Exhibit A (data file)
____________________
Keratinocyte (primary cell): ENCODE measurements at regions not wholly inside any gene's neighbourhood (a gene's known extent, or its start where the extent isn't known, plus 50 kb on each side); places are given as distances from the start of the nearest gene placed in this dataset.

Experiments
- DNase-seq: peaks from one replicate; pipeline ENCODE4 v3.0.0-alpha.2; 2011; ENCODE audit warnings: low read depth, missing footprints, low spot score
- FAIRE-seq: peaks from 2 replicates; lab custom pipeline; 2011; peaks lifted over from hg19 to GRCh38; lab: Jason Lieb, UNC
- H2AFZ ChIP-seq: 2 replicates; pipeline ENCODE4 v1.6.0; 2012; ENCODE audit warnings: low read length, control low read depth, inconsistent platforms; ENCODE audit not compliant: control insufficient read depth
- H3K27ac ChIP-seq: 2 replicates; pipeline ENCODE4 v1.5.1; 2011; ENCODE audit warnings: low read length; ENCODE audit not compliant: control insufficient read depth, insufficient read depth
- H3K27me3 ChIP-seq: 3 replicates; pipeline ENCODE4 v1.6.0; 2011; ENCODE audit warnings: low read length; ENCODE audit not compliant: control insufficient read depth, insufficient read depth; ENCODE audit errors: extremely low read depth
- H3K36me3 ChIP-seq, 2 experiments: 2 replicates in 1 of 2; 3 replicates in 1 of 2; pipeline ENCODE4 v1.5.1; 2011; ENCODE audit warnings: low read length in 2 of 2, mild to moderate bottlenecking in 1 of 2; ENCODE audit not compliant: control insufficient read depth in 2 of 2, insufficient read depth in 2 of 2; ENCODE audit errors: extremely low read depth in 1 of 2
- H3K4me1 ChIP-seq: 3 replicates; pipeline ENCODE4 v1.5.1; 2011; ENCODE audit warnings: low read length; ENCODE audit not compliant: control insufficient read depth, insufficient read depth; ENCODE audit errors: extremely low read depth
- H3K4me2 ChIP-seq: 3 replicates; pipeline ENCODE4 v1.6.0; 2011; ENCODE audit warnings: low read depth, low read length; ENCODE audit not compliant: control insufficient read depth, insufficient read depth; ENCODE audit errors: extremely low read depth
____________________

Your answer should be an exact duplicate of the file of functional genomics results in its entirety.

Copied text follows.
Keratinocyte (primary cell): ENCODE measurements at regions not wholly inside any gene's neighbourhood (a gene's known extent, or its start where the extent isn't known, plus 50 kb on each side); places are given as distances from the start of the nearest gene placed in this dataset.

Experiments
- DNase-seq: peaks from one replicate; pipeline ENCODE4 v3.0.0-alpha.2; 2011; ENCODE audit warnings: low read depth, missing footprints, low spot score
- FAIRE-seq: peaks from 2 replicates; lab custom pipeline; 2011; peaks lifted over from hg19 to GRCh38; lab: Jason Lieb, UNC
- H2AFZ ChIP-seq: 2 replicates; pipeline ENCODE4 v1.6.0; 2012; ENCODE audit warnings: low read length, control low read depth, inconsistent platforms; ENCODE audit not compliant: control insufficient read depth
- H3K27ac ChIP-seq: 2 replicates; pipeline ENCODE4 v1.5.1; 2011; ENCODE audit warnings: low read length; ENCODE audit not compliant: control insufficient read depth, insufficient read depth
- H3K27me3 ChIP-seq: 3 replicates; pipeline ENCODE4 v1.6.0; 2011; ENCODE audit warnings: low read length; ENCODE audit not compliant: control insufficient read depth, insufficient read depth; ENCODE audit errors: extremely low read depth
- H3K36me3 ChIP-seq, 2 experiments: 2 replicates in 1 of 2; 3 replicates in 1 of 2; pipeline ENCODE4 v1.5.1; 2011; ENCODE audit warnings: low read length in 2 of 2, mild to moderate bottlenecking in 1 of 2; ENCODE audit not compliant: control insufficient read depth in 2 of 2, insufficient read depth in 2 of 2; ENCODE audit errors: extremely low read depth in 1 of 2
- H3K4me1 ChIP-seq: 3 replicates; pipeline ENCODE4 v1.5.1; 2011; ENCODE audit warnings: low read length; ENCODE audit not compliant: control insufficient read depth, insufficient read depth; ENCODE audit errors: extremely low read depth
- H3K4me2 ChIP-seq: 3 replicates; pipeline ENCODE4 v1.6.0; 2011; ENCODE audit warnings: low read depth, low read length; ENCODE audit not compliant: control insufficient read depth, insufficient read depth; ENCODE audit errors: extremely low read depth